Farmers Market Looking For Home
Haleiwa Farmers’ Market (HFM) operators and vendors voiced their displeasure June 17 over the closing of the three-year-old market at the town’s entrance.
The closure came after failed attempts between the operators and the state to reach an agreement that would have let the market remain at that location. The “No Trespassing” signs were put up June 15, after the products had been readied for sale, according to those involved.
“I cannot believe this is happening at 1:30 p.m. on Friday afternoon when all our vendors have already picked and prepared their products for the Sunday market,” said market manager Pamela Boyar. “The governor assured us that we would not miss a market day, so this change of events is a big surprise for us.”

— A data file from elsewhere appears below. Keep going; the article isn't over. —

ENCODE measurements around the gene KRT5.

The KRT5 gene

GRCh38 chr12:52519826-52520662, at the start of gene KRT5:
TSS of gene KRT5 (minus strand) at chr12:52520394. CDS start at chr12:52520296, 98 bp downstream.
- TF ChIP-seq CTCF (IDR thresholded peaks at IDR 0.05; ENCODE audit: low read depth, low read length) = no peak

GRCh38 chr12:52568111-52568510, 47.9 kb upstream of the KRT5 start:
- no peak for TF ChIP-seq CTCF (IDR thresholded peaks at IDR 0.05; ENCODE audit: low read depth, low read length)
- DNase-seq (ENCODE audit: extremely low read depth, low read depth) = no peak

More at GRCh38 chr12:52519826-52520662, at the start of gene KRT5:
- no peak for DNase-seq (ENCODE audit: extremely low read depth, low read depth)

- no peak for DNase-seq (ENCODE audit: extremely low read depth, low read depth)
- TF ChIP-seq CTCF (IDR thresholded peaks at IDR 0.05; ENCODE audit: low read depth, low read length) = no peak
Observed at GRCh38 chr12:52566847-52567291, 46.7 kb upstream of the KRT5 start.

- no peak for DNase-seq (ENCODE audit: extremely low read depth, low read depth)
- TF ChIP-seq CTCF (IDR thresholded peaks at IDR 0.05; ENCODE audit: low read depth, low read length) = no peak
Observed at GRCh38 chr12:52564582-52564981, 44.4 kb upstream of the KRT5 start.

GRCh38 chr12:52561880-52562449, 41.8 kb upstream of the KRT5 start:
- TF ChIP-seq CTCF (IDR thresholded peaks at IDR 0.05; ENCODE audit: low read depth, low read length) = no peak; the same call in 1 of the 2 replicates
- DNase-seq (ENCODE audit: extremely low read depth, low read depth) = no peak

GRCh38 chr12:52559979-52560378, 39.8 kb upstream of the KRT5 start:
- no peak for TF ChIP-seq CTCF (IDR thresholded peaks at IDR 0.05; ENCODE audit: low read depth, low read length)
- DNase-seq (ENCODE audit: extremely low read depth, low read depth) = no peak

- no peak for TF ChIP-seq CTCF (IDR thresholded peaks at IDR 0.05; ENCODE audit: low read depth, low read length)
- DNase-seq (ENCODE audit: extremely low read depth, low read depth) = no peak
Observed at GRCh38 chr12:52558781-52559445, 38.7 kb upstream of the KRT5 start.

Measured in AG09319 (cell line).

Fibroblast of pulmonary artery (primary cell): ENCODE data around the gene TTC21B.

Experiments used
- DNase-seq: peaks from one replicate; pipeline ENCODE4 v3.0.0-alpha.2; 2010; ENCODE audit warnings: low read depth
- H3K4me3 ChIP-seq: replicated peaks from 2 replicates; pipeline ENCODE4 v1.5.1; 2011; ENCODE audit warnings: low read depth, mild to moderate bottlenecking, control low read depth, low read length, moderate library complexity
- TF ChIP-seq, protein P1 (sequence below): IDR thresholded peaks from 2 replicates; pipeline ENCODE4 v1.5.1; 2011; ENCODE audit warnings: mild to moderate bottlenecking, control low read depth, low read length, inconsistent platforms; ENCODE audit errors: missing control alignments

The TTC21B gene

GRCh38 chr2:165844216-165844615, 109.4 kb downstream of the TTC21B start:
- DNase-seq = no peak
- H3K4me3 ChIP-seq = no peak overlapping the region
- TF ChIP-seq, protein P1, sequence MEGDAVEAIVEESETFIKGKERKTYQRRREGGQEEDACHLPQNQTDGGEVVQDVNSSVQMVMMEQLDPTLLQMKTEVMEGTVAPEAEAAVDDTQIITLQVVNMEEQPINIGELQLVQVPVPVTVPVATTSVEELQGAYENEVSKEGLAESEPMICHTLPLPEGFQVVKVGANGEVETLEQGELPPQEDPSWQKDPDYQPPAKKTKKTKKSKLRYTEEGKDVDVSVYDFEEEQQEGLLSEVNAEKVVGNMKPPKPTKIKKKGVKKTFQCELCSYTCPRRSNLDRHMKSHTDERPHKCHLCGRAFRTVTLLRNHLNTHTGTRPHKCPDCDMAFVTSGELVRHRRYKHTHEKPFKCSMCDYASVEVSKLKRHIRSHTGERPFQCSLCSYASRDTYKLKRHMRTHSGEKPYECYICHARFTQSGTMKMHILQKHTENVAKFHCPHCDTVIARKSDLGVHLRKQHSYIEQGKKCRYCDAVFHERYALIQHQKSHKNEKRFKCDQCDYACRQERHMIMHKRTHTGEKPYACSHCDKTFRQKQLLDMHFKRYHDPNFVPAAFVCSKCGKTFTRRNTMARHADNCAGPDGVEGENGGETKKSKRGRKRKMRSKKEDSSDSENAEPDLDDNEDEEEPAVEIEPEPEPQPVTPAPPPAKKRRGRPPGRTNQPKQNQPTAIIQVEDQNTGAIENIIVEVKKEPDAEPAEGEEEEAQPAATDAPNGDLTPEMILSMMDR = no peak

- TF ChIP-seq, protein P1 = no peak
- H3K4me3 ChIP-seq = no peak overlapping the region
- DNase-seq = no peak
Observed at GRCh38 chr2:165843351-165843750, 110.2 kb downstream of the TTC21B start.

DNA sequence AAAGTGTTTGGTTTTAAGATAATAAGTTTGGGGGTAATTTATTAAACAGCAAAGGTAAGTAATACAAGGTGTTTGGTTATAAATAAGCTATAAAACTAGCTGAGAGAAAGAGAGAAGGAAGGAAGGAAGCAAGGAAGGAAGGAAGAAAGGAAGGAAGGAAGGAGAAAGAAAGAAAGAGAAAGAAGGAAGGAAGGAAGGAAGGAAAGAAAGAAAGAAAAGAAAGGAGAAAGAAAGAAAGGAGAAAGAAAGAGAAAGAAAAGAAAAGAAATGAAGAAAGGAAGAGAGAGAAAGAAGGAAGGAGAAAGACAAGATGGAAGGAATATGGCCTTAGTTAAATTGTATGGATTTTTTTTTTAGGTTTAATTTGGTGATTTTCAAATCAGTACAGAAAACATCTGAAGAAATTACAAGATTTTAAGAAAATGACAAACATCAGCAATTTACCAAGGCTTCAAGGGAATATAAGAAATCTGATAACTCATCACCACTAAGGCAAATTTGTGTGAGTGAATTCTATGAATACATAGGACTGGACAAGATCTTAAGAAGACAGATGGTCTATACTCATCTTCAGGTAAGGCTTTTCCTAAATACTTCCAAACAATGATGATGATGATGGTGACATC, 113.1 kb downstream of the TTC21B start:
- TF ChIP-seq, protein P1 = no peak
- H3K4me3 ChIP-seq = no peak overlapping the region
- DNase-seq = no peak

The market had been open since 2009, but its site became an issue last year when it was determined to still be part of a highway right of way. The state completed the Joseph P. Leong Bypass in 1993, and the 2.5-acre parcel become an unused dead end. State law forbids the sale of goods along highways. The state recommended moving to Waialua Courthouse, Liliuokalani Church or Waimea Valley. But each alternative has significant challenges, said organizers. Among the concerns is commercial activity at the church on Sundays, limited parking and delivery problems at the courthouse, and the possible need for a footbridge at Waimea Valley.
Gov. Abercrombie said at a June 15 news conference that the problem lies with organizers’ inability to come to an agreement.
“This was a business proposal for a couple of people out there, and we were just not able to come to a conclusion.
“When people simply don’t want to say yes, it’s very difficult to come to an accommodation. It takes two to negotiate.”